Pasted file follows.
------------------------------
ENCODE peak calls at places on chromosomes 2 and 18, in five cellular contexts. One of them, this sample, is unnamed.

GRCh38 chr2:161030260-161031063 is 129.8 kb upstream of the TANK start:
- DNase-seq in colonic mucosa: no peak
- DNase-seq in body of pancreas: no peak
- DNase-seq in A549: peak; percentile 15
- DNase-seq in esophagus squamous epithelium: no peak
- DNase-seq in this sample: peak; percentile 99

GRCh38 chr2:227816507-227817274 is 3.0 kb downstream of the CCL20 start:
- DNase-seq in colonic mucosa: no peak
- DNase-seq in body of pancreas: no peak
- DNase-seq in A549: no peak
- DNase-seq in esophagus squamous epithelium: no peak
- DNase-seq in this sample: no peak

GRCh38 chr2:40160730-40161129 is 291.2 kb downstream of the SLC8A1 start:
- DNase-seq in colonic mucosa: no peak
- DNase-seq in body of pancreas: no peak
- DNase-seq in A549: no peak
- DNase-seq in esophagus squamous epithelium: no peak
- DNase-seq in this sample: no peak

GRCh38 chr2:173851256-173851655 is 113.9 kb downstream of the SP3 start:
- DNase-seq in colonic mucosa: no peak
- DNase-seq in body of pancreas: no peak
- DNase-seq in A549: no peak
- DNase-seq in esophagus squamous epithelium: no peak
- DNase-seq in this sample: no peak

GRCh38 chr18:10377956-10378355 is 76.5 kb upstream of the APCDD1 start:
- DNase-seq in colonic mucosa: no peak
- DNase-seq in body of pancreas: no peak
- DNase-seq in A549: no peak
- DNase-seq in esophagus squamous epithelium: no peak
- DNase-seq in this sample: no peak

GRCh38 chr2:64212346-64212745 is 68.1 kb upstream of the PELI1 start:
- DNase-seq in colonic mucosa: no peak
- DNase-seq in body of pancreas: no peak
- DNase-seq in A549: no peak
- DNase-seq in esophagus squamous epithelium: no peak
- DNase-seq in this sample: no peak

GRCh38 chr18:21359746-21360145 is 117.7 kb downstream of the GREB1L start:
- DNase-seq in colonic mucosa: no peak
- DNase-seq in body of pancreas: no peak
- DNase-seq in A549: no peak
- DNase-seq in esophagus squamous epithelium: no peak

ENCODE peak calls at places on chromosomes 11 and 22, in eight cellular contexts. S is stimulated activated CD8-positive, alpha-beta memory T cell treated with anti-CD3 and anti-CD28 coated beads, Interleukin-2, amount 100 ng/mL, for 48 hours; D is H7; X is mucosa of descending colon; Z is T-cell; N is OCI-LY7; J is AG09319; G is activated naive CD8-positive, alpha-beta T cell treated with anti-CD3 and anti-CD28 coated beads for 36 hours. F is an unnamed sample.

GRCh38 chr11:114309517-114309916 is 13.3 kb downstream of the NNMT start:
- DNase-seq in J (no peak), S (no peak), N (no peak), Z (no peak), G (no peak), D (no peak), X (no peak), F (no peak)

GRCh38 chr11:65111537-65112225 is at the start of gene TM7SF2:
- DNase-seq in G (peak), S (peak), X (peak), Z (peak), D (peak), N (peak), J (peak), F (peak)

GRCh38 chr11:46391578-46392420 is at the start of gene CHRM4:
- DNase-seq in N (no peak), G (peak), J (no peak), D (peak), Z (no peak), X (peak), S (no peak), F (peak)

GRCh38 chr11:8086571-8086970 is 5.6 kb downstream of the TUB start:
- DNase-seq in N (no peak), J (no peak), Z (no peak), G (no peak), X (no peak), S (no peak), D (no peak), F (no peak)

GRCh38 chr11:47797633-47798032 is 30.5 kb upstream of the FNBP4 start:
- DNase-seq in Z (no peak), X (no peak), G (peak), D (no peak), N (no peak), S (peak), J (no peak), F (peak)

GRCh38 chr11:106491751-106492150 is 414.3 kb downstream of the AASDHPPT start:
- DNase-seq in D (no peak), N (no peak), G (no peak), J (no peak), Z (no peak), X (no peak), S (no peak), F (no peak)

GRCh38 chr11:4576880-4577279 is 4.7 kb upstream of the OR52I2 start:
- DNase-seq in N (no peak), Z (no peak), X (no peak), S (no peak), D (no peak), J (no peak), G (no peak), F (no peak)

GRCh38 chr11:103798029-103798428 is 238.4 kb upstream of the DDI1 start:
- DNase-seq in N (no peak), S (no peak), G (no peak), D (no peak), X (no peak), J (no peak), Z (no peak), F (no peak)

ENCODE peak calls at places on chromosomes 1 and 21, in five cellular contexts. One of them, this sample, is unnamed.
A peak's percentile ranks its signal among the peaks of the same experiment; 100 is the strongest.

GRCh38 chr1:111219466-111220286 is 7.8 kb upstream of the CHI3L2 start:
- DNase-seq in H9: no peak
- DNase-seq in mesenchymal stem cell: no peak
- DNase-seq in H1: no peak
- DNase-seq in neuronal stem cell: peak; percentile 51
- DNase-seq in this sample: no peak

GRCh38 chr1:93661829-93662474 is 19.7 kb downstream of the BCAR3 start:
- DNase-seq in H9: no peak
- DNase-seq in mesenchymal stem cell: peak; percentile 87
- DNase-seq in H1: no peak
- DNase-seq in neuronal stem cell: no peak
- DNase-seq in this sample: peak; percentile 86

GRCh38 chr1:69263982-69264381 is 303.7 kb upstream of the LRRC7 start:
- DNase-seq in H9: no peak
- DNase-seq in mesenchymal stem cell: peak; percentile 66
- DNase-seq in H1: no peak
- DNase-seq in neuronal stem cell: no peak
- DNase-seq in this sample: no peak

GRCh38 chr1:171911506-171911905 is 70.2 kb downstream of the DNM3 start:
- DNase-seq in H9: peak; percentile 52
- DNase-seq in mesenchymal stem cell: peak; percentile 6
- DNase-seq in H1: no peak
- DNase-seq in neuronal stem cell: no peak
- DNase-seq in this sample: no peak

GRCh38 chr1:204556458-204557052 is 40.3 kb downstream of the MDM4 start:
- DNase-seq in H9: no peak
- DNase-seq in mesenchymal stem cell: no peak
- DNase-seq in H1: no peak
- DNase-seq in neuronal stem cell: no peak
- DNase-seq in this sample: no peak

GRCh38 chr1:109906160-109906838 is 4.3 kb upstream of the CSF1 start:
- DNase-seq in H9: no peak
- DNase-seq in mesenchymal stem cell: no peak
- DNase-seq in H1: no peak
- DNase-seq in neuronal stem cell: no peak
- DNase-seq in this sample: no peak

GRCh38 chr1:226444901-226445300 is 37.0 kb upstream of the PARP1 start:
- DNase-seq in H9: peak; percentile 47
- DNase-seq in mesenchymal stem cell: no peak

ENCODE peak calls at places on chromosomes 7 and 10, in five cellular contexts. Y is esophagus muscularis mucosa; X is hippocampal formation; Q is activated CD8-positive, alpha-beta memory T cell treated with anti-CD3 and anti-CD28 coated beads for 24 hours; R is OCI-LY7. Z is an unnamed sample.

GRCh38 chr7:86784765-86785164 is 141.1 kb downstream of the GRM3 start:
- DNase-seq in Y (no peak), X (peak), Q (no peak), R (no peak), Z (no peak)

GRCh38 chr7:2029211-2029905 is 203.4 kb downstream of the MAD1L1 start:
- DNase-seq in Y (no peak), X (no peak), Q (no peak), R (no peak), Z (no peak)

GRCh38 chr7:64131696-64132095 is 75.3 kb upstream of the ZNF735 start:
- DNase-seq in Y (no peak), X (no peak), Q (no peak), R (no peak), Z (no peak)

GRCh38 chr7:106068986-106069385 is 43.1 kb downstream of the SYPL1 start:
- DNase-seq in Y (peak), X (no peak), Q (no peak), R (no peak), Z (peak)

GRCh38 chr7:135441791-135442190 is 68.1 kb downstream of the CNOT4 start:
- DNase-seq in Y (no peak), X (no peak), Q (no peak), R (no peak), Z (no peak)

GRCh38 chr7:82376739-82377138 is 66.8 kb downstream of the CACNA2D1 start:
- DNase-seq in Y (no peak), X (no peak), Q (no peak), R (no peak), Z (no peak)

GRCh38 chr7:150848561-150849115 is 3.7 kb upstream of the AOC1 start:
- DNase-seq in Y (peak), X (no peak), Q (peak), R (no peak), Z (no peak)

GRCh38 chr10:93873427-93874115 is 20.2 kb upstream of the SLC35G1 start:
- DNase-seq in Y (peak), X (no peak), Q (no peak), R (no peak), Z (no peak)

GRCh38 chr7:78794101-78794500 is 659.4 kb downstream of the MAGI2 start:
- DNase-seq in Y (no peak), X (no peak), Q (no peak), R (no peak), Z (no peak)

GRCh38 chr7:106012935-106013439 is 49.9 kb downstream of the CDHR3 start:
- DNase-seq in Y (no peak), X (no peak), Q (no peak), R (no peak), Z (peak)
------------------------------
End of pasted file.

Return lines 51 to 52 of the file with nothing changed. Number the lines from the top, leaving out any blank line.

- DNase-seq in N (no peak), J (no peak), Z (no peak), G (no peak), X (no peak), S (no peak), D (no peak), F (no peak)

GRCh38 chr11:47797633-47798032 is 30.5 kb upstream of the FNBP4 start: